During the development of transforms, control was favoured over performance. In the design considerations, it is preferred for the transform to take longer to complete quietly in the background rather than to finish quickly and take precedence in resource consumption.

Composite aggregations are well suited for high cardinality data enabling pagination through results. If a circuit breaker memory exception occurs when performing the composite aggregated search then we try again reducing the number of buckets requested. This circuit breaker is calculated based upon all activity within the cluster, not just activity from transforms, so it therefore may only be a temporary resource availability issue.

For a batch transform, the number of buckets requested is only ever adjusted downwards. The lowering of value may result in a longer duration for the transform checkpoint to complete. For continuous transforms, the number of buckets requested is reset back to its default at the start of every checkpoint and it is possible for circuit breaker exceptions to occur repeatedly in the Elasticsearch logs.

The transform retrieves data in batches which means it calculates several buckets at once. Per default this is 500 buckets per search/index operation. The default can be changed using max_page_search_size and the minimum value is 10. If failures still occur once the number of buckets requested has been reduced to its minimum, then the transform will be set to a failed state.

Handling dynamic adjustments for many terms

For each checkpoint, entities are identified that have changed since the last time the check was performed. This list of changed entities is supplied as a terms query to the transform composite aggregation, one page at a time. Then updates are applied to the destination index for each page of entities.

The page size is defined by max_page_search_size which is also used to define the number of buckets returned by the composite aggregation search. The default value is 500, the minimum is 10.

The index setting index.max_terms_count defines the maximum number of terms that can be used in a terms query. The default value is 65536. If max_page_search_size exceeds index.max_terms_count the transform will fail.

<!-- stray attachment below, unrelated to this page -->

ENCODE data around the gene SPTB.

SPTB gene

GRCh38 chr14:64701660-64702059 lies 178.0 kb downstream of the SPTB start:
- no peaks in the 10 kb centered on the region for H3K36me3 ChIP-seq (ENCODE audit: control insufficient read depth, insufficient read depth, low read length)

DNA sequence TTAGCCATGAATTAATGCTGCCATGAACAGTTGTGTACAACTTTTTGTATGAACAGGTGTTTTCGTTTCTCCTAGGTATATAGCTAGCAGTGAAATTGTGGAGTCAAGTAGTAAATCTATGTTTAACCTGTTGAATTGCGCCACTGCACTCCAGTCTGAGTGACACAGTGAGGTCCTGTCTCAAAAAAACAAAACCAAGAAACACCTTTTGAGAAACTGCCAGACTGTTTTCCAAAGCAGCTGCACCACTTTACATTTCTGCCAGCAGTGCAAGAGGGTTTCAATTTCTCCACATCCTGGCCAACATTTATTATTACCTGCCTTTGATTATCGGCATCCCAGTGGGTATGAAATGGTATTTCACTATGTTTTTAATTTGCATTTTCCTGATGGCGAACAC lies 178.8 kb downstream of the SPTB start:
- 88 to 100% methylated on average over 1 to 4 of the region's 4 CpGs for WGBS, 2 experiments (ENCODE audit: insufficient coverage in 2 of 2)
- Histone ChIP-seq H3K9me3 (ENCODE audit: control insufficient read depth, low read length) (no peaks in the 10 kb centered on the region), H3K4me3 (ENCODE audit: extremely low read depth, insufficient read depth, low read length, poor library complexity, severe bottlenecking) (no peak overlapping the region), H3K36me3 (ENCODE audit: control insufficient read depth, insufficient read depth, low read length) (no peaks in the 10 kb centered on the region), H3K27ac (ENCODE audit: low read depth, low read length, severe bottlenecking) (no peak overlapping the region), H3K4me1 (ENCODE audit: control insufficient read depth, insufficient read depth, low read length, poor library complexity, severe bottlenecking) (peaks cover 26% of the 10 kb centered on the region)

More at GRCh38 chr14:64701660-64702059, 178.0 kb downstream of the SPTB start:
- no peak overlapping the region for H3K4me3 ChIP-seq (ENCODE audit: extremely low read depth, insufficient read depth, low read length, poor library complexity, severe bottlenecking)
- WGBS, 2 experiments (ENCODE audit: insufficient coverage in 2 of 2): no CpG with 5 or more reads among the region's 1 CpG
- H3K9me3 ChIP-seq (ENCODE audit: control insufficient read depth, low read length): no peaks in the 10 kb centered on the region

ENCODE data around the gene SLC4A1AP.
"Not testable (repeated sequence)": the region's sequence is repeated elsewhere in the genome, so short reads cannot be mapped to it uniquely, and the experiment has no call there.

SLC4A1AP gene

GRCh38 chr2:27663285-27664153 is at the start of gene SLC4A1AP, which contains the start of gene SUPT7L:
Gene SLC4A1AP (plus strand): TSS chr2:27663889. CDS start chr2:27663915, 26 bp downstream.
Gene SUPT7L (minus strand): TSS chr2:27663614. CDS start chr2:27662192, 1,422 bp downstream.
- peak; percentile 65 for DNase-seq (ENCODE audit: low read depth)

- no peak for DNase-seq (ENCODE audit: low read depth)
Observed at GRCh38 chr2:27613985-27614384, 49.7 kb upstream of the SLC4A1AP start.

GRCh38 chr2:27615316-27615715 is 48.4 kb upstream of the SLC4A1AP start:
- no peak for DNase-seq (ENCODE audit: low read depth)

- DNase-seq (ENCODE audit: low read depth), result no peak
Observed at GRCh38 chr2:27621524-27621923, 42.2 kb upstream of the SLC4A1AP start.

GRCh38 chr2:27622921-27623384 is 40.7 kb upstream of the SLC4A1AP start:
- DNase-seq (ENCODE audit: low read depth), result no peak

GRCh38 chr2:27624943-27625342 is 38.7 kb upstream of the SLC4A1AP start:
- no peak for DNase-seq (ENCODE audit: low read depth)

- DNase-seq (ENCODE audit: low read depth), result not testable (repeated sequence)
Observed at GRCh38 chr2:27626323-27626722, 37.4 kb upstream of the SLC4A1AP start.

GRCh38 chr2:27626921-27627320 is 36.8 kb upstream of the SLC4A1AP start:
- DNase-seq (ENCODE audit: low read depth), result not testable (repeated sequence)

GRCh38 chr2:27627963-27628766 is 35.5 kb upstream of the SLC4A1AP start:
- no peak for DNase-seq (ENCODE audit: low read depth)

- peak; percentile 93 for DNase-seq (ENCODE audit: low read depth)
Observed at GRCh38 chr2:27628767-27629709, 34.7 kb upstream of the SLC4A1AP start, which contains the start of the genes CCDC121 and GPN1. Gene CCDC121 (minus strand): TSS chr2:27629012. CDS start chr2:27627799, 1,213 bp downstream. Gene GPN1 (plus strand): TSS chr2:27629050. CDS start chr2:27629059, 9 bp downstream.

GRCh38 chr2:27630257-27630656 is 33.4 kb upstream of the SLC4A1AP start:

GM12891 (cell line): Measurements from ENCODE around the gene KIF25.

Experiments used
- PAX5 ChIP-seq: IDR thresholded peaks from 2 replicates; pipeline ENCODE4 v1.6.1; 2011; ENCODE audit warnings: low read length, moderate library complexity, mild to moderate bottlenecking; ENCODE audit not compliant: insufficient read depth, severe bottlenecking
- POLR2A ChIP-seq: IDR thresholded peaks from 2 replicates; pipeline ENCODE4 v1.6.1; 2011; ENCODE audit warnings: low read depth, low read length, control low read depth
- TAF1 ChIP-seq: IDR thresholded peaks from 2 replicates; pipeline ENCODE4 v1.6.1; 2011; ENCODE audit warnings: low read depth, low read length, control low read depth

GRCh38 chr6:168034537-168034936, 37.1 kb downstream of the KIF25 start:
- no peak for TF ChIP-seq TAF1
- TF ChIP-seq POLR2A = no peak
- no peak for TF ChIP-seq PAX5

Using smaller values for max_page_search_size may result in a longer duration for the transform checkpoint to complete.

Continuous transform scheduling limitations

A continuous transform periodically checks for changes to source data. The functionality of the scheduler is currently limited to a basic periodic timer which can be within the frequency range from 1s to 1h. The default is 1m. This is designed to run little and often. When choosing a frequency for this timer consider your ingest rate along with the impact that the transform search/index operations has other users in your cluster. Also note that retries occur at frequency interval.

Handling of failed transforms

Failed transforms remain as a persistent task and should be handled appropriately, either by deleting it or by resolving the root cause of the failure and re-starting.

When using the API to delete a failed transform, first stop it using _stop?force=true, then delete it.

Continuous transforms may give incorrect results if documents are not yet available to search

After a document is indexed, there is a very small delay until it is available to search.

A continuous transform periodically checks for changed entities between the time since it last checked and now minus sync.time.delay. This time window moves without overlapping. If the timestamp of a recently indexed document falls within this time window but this document is not yet available to search then this entity will not be updated.

If using a sync.time.field that represents the data ingest time and using a zero second or very small sync.time.delay, then it is more likely that this issue will occur.

Support for date nanoseconds data type

If your data uses the date nanosecond data type, aggregations are nonetheless on millisecond resolution. This limitation also affects the aggregations in your transforms.